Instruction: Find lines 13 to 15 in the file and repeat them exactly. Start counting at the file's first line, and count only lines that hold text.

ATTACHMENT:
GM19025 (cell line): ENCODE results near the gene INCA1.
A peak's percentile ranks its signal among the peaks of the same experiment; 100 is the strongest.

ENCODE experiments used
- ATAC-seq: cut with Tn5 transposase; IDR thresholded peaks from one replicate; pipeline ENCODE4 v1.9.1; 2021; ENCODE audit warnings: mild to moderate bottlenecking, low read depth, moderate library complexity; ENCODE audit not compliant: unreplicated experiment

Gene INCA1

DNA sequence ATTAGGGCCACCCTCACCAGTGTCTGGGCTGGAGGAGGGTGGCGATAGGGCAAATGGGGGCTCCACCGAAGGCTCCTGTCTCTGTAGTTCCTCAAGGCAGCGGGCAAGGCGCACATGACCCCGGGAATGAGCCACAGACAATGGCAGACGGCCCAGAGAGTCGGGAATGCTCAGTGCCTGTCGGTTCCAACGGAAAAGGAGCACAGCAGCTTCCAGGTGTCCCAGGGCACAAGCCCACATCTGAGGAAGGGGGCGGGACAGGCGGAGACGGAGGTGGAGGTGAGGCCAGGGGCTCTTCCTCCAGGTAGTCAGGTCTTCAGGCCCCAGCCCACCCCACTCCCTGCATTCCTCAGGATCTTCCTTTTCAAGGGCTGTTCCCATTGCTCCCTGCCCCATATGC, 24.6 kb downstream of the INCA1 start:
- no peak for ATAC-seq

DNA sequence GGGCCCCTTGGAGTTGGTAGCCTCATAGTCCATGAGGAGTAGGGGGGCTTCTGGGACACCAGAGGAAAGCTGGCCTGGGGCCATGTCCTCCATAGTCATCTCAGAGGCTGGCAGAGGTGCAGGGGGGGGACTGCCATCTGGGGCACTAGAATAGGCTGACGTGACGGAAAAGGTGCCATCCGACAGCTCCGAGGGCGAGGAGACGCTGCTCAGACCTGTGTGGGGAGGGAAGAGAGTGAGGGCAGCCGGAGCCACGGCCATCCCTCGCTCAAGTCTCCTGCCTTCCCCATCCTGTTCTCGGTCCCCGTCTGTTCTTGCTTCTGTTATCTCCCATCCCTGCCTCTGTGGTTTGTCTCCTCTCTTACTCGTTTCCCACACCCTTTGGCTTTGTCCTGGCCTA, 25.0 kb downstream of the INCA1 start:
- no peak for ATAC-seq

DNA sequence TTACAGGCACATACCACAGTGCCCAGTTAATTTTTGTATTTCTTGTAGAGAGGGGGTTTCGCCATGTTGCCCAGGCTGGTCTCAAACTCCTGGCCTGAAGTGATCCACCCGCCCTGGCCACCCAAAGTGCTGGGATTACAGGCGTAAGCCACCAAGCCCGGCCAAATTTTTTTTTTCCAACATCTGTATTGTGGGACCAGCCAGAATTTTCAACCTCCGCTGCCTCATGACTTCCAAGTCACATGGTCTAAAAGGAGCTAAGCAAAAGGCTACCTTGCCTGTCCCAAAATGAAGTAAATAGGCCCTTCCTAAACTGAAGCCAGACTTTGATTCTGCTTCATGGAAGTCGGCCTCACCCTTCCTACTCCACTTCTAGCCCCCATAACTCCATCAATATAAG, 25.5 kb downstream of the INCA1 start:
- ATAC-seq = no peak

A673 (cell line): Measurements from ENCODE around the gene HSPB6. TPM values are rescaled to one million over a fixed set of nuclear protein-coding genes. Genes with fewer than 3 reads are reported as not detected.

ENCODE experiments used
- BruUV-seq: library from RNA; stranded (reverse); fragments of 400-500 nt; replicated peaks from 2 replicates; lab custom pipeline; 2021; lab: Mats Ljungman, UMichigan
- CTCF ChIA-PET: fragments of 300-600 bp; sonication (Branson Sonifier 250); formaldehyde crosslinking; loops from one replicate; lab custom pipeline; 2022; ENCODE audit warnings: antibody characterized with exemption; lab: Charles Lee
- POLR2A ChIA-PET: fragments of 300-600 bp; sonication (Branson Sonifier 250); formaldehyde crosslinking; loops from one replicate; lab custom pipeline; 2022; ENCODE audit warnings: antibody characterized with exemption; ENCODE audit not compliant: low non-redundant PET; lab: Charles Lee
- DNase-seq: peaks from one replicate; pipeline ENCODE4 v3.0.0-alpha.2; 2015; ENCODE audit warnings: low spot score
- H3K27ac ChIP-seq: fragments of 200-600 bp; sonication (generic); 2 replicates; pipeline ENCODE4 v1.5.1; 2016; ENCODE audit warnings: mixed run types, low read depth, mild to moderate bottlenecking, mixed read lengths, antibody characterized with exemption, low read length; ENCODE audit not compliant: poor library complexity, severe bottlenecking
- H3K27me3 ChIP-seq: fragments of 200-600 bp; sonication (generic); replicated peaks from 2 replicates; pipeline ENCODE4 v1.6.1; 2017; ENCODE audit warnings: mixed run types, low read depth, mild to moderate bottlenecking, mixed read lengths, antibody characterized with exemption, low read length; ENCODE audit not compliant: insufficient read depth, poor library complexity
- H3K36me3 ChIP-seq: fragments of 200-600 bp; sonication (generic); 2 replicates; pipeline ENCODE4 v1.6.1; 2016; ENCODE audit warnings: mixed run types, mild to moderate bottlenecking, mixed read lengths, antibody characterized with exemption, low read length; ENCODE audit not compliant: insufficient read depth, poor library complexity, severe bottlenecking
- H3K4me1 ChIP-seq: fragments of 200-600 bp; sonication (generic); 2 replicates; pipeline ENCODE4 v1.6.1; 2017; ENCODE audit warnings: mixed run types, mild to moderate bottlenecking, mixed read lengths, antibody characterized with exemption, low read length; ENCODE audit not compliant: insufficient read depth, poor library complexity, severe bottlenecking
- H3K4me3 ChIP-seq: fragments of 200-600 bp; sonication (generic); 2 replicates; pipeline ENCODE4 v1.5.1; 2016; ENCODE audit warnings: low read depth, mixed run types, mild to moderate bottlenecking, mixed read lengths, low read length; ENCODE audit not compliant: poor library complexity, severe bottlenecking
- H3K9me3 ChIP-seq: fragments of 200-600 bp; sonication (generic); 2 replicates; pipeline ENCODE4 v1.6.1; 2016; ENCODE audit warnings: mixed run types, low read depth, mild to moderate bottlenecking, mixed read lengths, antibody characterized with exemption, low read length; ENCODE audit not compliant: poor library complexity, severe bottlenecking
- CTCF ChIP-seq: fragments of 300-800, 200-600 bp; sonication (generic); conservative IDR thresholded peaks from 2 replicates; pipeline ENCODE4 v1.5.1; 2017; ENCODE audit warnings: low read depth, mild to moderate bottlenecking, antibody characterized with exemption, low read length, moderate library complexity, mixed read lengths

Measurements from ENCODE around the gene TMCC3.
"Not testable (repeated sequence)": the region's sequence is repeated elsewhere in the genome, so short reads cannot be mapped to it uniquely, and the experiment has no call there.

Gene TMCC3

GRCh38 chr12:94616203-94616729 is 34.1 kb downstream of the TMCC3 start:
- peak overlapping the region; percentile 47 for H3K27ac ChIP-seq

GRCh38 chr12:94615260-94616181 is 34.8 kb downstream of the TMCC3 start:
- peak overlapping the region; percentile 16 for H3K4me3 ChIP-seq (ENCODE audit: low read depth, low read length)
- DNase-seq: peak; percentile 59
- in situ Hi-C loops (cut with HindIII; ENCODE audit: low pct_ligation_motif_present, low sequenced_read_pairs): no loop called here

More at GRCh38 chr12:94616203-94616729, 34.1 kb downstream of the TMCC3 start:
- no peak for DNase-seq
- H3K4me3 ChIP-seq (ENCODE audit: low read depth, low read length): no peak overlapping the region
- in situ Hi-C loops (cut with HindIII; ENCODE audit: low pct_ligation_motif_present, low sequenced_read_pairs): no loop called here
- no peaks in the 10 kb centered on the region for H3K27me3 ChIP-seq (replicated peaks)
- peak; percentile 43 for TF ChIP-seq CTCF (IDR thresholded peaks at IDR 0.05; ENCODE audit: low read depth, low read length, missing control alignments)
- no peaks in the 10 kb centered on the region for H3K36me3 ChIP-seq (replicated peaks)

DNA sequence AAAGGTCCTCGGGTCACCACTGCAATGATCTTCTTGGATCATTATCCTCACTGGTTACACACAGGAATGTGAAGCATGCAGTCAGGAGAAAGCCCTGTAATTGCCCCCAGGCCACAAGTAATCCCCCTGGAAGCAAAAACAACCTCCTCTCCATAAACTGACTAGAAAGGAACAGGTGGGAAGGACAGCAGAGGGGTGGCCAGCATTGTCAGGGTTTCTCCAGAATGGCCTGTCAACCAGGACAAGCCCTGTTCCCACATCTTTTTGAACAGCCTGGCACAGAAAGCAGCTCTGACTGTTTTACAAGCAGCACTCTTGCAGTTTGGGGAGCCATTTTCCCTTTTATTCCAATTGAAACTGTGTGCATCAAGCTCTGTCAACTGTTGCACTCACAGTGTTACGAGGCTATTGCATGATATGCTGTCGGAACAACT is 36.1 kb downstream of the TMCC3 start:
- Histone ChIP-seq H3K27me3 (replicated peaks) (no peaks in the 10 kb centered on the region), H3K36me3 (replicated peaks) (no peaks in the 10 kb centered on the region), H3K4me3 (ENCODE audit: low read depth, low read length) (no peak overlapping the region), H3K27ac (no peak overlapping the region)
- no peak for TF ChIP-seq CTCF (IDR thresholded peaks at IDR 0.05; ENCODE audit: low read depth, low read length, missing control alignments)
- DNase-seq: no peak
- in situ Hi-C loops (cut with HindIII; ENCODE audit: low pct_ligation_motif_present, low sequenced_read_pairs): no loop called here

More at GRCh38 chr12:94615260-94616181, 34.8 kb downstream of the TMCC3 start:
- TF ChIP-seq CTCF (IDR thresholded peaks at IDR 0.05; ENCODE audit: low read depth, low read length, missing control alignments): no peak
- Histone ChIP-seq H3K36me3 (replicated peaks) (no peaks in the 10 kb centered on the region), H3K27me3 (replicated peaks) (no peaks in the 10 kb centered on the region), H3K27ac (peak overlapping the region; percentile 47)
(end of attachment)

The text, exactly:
ENCODE experiments used
- BruUV-seq: library from RNA; stranded (reverse); fragments of 400-500 nt; replicated peaks from 2 replicates; lab custom pipeline; 2021; lab: Mats Ljungman, UMichigan
- CTCF ChIA-PET: fragments of 300-600 bp; sonication (Branson Sonifier 250); formaldehyde crosslinking; loops from one replicate; lab custom pipeline; 2022; ENCODE audit warnings: antibody characterized with exemption; lab: Charles Lee